I know of the water to do the drilling but some of the neighbors (we all have row homes) are getting water in their basements from excessive rain and I am reluctant to use this method.

Have you had difficulty or know of others who have use 1/2 inch pipe for fishing and pulling 14-2 conductor romex? I feel comfortable using uf cable even though it will be protected.

Does the NEC allow either the choice of pvc or rigid metal conduit to come up through concrete?
 
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Old 06-19-07, 06:38 PM
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you can not use NM (Romex). I would use thwn (single conductors).



I understand what you are doing with the conduit and yes, I would leave it in and use it as well. I hate to go to that much work for naught.

either conduit would be acceptable to pass through the concrete but steel offers much better protection above the ground. A stone thrown by the lawn mower can break PVC.

what I would do.

break your hole in the concrete and dig down. Dig down outside of the pad. Attach the conduit (actually you may be able to use PVC if water drilling) and drill it until you get to your dug hole. There I would have a pre-assembled unit with a steel riser connected to either a steel or PVC 90 and connect the underground pipe to that using, if steel 90, a female adapter on the straight pvc pipe or if a pvc 90, a simple coupling glued onto it and onto the straight pipe.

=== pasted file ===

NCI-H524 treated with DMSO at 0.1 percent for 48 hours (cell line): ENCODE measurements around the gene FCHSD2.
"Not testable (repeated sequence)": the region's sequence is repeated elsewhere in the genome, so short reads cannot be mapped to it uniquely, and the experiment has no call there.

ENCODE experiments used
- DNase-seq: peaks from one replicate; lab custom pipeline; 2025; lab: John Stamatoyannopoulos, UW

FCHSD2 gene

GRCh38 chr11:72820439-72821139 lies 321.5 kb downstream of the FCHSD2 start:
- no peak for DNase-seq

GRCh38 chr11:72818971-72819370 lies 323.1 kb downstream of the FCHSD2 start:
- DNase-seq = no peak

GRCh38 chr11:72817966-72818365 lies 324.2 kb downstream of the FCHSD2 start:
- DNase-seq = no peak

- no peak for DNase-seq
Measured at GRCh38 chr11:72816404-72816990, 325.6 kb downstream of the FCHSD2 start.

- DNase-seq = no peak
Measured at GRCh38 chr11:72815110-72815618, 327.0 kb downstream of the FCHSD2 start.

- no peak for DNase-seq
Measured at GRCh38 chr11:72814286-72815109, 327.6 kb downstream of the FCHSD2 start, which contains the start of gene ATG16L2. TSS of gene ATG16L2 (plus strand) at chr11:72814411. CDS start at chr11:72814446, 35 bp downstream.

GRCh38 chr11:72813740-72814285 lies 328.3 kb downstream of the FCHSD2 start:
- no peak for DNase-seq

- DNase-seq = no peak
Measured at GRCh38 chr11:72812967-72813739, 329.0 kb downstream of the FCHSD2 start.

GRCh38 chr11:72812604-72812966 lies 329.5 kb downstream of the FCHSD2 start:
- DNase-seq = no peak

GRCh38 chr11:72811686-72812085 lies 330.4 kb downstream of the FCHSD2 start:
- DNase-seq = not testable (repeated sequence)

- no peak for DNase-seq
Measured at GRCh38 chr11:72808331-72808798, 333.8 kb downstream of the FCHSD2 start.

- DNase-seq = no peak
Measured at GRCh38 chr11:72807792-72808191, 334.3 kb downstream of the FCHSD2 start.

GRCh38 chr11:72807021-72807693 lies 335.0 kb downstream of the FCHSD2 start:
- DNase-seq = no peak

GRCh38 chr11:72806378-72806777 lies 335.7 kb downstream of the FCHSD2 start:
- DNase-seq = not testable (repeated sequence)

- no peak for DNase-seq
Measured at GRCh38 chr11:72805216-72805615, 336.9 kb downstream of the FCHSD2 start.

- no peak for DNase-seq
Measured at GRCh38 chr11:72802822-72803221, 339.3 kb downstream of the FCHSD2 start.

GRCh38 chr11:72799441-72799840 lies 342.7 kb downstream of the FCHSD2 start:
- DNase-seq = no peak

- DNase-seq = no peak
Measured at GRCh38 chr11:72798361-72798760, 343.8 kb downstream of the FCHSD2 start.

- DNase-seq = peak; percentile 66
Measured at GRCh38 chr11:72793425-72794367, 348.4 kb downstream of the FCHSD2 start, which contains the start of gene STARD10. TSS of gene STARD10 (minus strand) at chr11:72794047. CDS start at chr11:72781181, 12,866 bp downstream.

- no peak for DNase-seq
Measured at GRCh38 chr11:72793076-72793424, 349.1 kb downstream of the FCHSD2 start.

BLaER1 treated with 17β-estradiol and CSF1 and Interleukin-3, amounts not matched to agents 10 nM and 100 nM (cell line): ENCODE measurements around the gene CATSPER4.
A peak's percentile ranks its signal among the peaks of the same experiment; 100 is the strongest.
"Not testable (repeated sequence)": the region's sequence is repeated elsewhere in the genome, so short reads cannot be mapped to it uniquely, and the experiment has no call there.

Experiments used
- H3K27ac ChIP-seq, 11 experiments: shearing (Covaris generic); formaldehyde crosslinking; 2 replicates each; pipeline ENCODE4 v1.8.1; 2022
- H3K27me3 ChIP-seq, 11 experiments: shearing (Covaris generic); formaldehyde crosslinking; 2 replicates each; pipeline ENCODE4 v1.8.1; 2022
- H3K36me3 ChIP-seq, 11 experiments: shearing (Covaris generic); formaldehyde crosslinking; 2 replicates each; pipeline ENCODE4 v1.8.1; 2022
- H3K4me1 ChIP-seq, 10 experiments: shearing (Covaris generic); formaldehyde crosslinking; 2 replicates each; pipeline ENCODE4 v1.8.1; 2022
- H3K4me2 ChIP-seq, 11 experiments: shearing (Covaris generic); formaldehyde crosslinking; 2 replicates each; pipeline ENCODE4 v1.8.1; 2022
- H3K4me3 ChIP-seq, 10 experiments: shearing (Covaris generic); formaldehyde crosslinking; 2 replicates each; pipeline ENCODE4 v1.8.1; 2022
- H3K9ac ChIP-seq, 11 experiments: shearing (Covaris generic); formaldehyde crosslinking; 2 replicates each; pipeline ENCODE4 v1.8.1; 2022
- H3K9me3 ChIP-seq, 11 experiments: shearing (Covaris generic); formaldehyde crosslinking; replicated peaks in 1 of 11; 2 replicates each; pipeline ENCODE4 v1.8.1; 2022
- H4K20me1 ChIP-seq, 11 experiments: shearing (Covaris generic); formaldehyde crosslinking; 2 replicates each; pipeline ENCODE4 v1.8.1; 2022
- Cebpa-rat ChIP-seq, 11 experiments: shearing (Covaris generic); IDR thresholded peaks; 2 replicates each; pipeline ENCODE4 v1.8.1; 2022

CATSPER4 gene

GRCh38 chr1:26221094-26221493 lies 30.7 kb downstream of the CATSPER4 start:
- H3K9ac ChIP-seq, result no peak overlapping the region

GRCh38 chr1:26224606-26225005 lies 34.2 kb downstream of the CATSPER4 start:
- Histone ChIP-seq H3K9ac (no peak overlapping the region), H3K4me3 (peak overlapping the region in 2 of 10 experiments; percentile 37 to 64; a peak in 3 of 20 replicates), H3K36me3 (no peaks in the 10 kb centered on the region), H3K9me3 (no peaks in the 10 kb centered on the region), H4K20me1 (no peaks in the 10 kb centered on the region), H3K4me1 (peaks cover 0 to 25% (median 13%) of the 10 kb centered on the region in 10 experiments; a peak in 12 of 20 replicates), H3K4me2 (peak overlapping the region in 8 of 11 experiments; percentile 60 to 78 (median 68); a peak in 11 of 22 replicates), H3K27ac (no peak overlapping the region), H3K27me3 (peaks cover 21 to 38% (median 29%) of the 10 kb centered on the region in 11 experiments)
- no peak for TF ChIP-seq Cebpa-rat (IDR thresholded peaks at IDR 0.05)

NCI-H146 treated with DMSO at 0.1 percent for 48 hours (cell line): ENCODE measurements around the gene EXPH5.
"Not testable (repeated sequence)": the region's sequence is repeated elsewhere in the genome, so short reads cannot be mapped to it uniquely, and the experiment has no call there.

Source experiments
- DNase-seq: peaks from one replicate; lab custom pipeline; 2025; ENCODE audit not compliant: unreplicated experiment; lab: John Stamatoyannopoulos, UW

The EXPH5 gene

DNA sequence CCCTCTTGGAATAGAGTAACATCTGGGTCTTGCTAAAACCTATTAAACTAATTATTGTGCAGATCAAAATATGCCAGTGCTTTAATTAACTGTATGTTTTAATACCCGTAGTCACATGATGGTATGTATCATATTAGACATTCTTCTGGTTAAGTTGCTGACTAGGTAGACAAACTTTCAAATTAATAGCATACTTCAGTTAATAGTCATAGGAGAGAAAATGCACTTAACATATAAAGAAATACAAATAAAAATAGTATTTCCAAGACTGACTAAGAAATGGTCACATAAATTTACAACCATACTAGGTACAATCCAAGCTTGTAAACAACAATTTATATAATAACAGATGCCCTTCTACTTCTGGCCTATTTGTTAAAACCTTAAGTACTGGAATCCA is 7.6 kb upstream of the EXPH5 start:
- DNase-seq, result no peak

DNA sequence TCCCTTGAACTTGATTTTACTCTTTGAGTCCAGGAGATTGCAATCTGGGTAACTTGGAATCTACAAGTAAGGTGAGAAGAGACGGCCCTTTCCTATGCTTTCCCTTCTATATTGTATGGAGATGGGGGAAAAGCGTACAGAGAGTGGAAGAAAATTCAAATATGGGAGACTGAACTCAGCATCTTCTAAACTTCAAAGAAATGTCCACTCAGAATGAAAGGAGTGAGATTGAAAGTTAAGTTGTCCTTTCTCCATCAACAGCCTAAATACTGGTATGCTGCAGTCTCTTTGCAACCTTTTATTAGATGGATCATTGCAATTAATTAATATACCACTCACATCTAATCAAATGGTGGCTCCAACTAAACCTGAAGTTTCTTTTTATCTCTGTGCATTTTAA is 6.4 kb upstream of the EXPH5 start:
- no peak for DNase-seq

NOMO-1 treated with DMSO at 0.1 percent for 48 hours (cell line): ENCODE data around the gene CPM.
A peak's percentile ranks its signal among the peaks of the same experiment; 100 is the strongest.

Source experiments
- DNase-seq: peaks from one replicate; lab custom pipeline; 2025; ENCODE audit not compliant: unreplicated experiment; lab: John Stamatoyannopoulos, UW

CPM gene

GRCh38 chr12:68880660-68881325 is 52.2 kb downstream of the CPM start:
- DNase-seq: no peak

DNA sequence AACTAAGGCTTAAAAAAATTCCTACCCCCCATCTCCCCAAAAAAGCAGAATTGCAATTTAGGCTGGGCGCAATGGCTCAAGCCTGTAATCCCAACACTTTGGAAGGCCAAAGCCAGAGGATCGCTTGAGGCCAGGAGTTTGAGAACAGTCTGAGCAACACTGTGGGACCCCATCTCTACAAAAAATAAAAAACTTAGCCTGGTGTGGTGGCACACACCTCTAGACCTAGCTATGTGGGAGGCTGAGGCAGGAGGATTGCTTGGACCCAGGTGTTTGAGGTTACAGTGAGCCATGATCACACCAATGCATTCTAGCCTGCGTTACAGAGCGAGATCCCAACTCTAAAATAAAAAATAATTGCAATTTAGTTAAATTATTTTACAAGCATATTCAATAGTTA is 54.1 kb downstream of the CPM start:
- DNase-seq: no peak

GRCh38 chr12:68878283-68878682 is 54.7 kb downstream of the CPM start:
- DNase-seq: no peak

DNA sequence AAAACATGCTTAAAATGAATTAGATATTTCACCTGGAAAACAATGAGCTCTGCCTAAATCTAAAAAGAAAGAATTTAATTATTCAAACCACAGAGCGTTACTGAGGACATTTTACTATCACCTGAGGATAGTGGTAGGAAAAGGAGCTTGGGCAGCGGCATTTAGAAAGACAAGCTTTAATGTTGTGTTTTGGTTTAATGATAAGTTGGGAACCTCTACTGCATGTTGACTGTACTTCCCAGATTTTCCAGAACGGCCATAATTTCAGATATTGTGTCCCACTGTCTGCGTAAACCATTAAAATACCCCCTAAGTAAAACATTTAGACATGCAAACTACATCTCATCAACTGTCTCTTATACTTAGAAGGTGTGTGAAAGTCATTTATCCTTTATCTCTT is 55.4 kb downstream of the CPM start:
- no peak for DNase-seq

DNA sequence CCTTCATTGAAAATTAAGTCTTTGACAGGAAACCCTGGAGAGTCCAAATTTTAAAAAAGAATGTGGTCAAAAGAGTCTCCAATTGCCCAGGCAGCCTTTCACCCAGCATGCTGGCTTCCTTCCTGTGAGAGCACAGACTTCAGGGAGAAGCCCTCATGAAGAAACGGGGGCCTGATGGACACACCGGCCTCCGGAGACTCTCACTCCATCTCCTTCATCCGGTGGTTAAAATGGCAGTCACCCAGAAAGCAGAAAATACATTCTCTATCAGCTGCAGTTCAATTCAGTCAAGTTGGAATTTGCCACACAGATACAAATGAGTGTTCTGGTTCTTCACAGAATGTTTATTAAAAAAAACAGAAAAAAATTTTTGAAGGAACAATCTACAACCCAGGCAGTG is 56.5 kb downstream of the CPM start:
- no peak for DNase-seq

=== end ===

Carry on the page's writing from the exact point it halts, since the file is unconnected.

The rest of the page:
to attach threaded steel pipe to pvc, you use a "female adapter". it glues onto the pvc and has internal threads the steel screws in to.
 
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Old 06-19-07, 06:54 PM
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I would use rigid through the concrete, since it's less likely to break as the ground settles. Since you are in Philly, you are subject to freezing, which can also break PVC. If you're using rigid underground, you might want to run rigid up above the surface and transition to PVC at that point. You transition with a coupling and a male PVC threaded to slip adapter. Or, you may be able to use an expansion coupling, which is expensive, but will protect your plastic section from breakage. A female threaded adapter screwed onto a rigid pipe is more subject to breakage if overtightened, subjected to stress, cold, heat, blah, blah, blah.